How is hydronephrosis diagnosed?

  • Physical examination: Your doctor will ask you about any symptoms you are having and will examine the area near the kidneys and bladder for tenderness or swelling. The doctor may ask about your medical history and your family‚Äôs medical history. Your doctor will look for pelvic swelling. Men may need to undergo a rectal exam to determine whether the prostate is enlarged. Women might require a pelvic exam to evaluate whether there are any problems with the uterus or ovaries.
  • Urine tests: A urine sample will be collected and analyzed to find out if there is blood, stone crystals or any infection and bacteria present.
  • Blood tests: A complete blood count may be performed to determine whether an infection is present. Tests of kidney function including creatinine, estimated GFR (eGFR) and blood urea nitrogen (BUN) may be done.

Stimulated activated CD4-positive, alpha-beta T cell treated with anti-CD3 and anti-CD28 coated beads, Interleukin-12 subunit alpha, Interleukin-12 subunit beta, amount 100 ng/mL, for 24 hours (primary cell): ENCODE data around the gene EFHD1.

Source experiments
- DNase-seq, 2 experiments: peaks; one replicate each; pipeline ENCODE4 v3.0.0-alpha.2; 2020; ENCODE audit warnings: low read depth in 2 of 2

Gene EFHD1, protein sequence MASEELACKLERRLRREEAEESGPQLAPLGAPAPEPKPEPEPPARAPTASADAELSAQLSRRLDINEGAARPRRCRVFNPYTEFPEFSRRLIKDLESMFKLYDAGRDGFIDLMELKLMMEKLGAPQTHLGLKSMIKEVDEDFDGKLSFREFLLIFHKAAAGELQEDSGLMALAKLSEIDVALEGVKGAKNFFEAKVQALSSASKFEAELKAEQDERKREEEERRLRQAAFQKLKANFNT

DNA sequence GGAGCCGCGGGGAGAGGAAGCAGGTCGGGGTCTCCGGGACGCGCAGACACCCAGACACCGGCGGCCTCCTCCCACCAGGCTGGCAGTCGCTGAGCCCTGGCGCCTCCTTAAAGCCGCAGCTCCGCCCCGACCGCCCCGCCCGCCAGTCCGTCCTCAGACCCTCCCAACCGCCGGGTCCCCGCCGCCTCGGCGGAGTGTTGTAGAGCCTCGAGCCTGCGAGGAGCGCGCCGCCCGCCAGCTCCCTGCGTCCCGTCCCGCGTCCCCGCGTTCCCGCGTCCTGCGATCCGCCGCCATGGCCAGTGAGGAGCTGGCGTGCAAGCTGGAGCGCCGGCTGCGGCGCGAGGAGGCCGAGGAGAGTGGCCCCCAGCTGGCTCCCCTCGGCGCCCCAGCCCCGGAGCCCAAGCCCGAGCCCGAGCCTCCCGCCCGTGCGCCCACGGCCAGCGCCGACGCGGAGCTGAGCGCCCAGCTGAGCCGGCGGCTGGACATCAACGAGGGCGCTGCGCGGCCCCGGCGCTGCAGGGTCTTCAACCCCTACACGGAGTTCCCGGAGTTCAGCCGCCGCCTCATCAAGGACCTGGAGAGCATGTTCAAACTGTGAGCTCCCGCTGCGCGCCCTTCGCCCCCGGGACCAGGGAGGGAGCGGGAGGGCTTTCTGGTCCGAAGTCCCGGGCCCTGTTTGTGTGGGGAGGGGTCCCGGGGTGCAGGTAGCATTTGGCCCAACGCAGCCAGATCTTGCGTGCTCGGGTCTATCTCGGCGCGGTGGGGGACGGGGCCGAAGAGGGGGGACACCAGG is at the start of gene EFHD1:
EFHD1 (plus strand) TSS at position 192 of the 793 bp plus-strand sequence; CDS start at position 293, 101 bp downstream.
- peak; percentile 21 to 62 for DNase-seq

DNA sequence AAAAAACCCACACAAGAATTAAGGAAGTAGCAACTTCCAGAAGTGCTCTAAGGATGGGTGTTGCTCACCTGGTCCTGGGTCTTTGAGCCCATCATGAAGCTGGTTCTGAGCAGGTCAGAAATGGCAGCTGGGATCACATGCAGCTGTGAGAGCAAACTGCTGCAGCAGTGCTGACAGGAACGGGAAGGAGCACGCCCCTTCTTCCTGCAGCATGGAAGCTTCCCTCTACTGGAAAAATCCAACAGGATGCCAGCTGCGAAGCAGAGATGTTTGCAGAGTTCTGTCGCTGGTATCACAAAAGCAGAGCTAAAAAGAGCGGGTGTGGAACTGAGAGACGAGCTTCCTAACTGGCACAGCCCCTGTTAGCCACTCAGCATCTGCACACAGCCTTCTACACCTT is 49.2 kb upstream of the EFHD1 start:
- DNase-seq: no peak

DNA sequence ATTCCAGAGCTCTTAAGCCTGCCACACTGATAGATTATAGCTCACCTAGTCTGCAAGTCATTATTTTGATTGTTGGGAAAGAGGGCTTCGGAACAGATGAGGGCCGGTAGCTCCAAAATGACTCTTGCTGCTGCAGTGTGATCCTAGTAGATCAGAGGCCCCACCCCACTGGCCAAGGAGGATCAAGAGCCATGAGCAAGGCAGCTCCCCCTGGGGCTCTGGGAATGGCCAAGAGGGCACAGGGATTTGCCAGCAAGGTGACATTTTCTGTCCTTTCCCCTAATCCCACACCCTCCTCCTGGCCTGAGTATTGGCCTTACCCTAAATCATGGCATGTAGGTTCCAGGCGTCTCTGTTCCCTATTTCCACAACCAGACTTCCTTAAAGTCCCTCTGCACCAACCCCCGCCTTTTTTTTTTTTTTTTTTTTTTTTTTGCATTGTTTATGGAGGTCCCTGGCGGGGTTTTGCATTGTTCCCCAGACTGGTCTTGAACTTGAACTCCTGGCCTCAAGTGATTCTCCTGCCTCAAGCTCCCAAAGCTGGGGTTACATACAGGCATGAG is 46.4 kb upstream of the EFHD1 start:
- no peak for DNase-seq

• Imaging procedures: The main test done is an ultrasound. This does not require radiation. A CT scan or MRI may be necessary.

Last reviewed by a Cleveland Clinic medical professional on 05/22/2019.


  • National Kidney Foundation. Hydronephrosis. Accessed 5/24/2019.
  • Martin Goldberg, MD, MACP, Ankush Gulati, MD, Patience Wildenfels, MD, Joseph E Scherger, MD, MPH. Obstructive uropathy [First Consult].
  • Merck Manual Consumer Version. Hydronephrosis. Accessed 5/24/2019.

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